CHICAGO — There is good news for the Chicago Transit Authority's rail apprentices who were slated to lose their jobs at the end of 2013.
On Thursday, the CTA announced the 65 rail apprentices would continue their employment by moving to the agency's bus operation, thanks to a partnership with Amalgamated Transit Union Local 241.
"We would like to thank Local 241 for being a great partner in CTA's effort to serve our customers while also making an impact on the community by helping those who need it most to find a way back into the work force," said Terry Peterson, Chicago Transit Board chairman. "This is a vital second-chance opportunity and a win-win for all involved."
In 2013, the apprenticeship program quadrupled, including 200 jobs in the bus agency and 65 in the rail system, the CTA said. The rail apprenticeship initiative provided employment opportunities for former convicts, recovering drug addicts and survivors of spousal abuse.
The CTA and other groups had earlier blamed Local 308 President Robert Kelly for the program's demise.
"Despite Mr. Kelly's commitment to end the rail car servicer apprentice program and put his own union members out of work, we've been able to work with Local 241's leadership to find a place for these individuals, guaranteeing them the opportunity to work and put food on their families' tables for another year," CTA President Forrest Claypool said previously.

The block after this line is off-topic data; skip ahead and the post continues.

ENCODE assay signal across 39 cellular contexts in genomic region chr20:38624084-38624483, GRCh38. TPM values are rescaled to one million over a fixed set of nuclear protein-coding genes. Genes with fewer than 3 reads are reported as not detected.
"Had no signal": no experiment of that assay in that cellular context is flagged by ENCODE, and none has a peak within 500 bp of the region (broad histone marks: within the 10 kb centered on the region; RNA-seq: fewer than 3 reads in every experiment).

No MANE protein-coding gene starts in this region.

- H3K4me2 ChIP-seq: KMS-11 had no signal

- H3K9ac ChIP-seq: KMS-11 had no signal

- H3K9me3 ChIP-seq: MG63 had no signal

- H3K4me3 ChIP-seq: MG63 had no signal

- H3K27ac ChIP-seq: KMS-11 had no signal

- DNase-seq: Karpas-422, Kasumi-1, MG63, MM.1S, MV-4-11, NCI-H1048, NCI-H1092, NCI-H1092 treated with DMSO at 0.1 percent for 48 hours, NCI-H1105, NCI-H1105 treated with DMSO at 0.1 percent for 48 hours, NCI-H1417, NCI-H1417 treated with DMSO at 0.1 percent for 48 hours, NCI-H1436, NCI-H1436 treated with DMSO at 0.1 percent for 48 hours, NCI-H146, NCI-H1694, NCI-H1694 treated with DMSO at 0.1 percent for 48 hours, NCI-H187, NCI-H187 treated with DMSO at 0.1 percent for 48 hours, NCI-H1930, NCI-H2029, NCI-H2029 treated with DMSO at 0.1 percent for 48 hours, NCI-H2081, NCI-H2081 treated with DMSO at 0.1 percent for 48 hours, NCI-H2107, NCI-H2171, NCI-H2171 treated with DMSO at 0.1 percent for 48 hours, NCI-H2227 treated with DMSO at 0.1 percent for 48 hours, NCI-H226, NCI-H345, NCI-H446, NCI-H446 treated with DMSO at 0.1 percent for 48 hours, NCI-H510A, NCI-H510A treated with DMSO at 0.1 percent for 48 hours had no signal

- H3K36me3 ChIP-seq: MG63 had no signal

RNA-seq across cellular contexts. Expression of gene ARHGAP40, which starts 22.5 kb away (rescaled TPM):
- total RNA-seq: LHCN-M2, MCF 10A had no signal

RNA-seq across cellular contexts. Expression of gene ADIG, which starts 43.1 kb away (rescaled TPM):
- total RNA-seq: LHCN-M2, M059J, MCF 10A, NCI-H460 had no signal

But Kelly has said he wanted the CTA to pay the rail workers more money. The 65 rail apprentices are dues-paying union members, but they’re paid a considerably lower wage than their union counterparts, and they don't get benefits.
“What do I say to people when I say you’re going to do the exact same work next to a guy making $25 an hour and benefits, and I'm not going to pay you benefits?" Kelly asked on "Chicago Tonight" recently.
"They're using these people to save money. Give them the right wages, health, pension, benefits. Let’s give these people a real second chance. Let’s do it. I will sign that deal tomorrow, turn these people over, and give them a real shot at life,” Kelly said.